Traci Blackmon organized ministers to pray outside police headquarters in Ferguson, Missouri, the day after a young black man named Michael Brown was killed by a white officer in 2014. When the clergy got to the police station, though, a protest was already happening.
Hundreds of young people had been there all night—the nascent Black Lives Matter movement—chanting, shouting, and opposing white supremacy with their physical presence. The protestors welcomed the clergy and their prayers, but then quickly lost patience. “That’s enough praying,” one activist shouted. “What are we going to do?”
Some of the ministers tried to tell the young people what to do, instructing them on the proper boundaries of protest and warning of the dangers of being too provocative. But the clergy were, as activist DeRay Mckesson told journalist Jack Jenkins, “roundly ignored.”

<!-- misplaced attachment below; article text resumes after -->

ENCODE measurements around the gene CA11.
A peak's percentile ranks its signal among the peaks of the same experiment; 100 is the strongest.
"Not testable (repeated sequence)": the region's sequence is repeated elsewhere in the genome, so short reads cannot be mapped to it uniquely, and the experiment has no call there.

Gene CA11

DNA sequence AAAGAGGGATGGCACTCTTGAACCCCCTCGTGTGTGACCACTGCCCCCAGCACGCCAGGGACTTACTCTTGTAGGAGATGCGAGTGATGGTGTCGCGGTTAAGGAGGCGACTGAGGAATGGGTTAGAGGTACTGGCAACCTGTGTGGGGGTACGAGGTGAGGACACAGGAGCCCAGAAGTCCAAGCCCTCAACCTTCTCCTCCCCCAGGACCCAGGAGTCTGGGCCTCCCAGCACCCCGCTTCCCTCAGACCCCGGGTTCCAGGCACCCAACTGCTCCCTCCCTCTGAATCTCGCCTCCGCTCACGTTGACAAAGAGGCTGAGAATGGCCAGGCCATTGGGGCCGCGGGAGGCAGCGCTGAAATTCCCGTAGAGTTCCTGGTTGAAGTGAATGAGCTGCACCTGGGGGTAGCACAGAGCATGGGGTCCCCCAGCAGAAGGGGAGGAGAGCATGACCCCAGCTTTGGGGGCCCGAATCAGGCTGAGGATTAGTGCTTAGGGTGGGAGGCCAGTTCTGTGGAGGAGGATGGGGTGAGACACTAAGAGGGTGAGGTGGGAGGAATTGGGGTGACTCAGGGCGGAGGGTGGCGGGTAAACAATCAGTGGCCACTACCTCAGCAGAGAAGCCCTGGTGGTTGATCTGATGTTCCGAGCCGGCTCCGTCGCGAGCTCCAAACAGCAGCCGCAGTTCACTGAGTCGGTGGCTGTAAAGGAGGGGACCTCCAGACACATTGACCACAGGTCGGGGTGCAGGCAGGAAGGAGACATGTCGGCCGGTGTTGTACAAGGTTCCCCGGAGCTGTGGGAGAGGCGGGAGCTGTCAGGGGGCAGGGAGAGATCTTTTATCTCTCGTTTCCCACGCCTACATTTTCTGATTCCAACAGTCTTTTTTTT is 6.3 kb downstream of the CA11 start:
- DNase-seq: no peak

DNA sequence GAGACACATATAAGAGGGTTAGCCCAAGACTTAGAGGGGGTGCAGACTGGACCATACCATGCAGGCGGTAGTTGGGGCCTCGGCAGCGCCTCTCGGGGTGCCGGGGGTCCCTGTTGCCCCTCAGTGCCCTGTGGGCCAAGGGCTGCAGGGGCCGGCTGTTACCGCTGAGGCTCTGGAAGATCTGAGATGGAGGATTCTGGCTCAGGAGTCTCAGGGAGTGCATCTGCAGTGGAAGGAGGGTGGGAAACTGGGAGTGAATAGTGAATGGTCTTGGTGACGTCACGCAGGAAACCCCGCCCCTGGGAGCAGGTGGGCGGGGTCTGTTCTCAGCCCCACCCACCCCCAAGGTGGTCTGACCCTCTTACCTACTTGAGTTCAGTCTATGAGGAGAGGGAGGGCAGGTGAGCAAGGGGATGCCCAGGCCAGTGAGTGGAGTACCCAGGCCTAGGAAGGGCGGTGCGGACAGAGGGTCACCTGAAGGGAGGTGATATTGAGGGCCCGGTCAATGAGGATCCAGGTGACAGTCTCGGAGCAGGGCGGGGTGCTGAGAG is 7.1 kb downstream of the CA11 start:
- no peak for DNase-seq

The scene from Ferguson undercuts the most significant claim of Jenkins’s new book, American Prophets: The Religious Roots of Progressive Politics and the Ongoing Fight for the Soul of the Country. As Jenkins writes in his introduction, not only is the Religious Left alive and well in contemporary America—it is the “beating heart of modern progressivism.” In the story he tells about Ferguson, though, and in many other stories from the book, religious activists aren’t central. They’re more like an awkward extra appendage to progressivism than its beating heart.
A Strong Corrective
Jenkins is an outstanding journalist. His coverage of politics for the Religion News Service is the gold standard among religion reporters. Those skills are evident in the 12 mostly disconnected stories he tells here about religious activists advocating for progressive causes, from Obamacare to the Green New Deal.